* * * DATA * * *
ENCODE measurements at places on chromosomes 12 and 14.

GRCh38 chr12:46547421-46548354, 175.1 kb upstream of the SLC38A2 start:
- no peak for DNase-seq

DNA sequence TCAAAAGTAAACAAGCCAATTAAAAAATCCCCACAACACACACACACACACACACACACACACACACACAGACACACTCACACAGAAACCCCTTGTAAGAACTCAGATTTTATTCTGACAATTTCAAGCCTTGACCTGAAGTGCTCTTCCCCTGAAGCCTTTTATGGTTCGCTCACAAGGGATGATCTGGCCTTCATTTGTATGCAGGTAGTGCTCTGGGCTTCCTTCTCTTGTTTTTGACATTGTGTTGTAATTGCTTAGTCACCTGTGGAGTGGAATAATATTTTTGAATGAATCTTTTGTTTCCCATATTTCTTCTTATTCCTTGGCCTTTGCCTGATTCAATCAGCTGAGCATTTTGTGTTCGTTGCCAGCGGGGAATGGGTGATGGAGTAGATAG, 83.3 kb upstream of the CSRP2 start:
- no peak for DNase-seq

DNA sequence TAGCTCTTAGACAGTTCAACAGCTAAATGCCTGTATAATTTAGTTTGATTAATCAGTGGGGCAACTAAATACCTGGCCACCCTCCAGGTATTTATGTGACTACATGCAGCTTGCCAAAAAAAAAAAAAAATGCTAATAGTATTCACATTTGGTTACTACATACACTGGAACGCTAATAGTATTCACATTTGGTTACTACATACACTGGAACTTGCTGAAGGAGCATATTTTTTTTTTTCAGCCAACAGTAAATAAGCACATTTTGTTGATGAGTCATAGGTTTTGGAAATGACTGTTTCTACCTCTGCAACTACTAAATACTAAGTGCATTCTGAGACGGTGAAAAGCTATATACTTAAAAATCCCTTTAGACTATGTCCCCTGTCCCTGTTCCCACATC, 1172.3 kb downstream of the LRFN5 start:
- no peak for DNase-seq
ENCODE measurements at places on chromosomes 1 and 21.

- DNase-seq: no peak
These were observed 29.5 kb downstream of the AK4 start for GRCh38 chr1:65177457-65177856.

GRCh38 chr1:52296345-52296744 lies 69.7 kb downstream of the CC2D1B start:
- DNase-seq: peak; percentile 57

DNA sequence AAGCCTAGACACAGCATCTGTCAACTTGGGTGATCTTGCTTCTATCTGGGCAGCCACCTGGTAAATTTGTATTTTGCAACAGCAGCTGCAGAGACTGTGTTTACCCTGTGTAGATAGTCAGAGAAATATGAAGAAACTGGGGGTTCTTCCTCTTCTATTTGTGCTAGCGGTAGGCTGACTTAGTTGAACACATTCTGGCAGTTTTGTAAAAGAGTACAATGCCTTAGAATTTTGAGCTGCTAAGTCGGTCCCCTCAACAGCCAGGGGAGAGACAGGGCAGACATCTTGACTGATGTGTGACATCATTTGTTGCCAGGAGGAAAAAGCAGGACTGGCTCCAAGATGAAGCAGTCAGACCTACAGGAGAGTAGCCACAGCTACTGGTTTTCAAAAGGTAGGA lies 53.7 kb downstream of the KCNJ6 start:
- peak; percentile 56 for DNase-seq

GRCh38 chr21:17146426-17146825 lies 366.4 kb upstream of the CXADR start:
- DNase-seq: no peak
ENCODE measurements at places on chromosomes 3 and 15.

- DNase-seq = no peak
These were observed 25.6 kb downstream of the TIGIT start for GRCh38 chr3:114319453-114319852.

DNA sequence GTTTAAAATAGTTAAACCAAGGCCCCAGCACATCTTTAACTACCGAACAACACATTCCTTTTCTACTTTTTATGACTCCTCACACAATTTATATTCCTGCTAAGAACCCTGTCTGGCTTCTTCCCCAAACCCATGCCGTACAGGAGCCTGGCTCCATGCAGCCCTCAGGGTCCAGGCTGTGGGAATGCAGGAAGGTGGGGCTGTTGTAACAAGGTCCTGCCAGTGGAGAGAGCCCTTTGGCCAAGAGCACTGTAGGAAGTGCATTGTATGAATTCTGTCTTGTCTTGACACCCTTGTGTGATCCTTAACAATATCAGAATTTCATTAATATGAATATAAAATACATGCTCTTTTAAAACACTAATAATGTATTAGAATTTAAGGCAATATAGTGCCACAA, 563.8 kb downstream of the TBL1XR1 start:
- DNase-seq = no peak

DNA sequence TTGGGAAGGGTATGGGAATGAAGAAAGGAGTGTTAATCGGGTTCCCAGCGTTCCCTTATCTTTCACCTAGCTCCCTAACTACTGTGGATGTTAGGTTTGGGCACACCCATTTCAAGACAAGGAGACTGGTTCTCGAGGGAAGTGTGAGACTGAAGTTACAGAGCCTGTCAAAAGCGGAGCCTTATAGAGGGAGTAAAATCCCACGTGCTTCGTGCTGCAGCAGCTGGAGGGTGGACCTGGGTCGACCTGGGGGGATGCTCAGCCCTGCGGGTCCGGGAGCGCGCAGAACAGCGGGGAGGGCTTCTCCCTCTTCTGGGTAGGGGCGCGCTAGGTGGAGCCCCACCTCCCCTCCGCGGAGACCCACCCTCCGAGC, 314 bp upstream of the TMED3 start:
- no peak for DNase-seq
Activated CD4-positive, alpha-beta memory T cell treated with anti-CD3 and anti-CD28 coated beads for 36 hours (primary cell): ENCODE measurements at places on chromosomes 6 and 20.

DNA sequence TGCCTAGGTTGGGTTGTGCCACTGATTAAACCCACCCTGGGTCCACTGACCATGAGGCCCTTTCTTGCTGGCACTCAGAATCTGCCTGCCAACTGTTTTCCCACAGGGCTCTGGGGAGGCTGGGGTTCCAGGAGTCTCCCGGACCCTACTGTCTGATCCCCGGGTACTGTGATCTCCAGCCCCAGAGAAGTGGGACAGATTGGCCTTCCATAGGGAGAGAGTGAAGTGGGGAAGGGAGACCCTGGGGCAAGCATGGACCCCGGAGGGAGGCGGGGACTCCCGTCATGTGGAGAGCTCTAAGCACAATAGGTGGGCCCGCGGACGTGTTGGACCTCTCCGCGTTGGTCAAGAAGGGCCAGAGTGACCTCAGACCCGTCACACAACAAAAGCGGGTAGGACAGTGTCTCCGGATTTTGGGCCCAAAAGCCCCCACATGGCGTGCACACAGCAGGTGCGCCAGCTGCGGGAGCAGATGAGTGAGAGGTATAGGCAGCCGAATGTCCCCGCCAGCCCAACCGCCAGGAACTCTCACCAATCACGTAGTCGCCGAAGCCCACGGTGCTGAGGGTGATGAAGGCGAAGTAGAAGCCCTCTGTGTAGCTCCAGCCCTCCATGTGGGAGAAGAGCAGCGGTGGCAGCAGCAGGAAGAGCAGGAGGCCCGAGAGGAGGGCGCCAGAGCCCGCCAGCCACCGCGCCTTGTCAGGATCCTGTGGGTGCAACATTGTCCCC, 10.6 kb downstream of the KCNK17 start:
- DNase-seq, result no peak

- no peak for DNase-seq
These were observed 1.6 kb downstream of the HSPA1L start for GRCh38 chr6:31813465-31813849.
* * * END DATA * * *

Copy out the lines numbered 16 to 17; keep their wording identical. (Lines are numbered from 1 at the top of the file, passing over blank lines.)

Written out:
- DNase-seq: no peak
ENCODE measurements at places on chromosomes 3 and 15.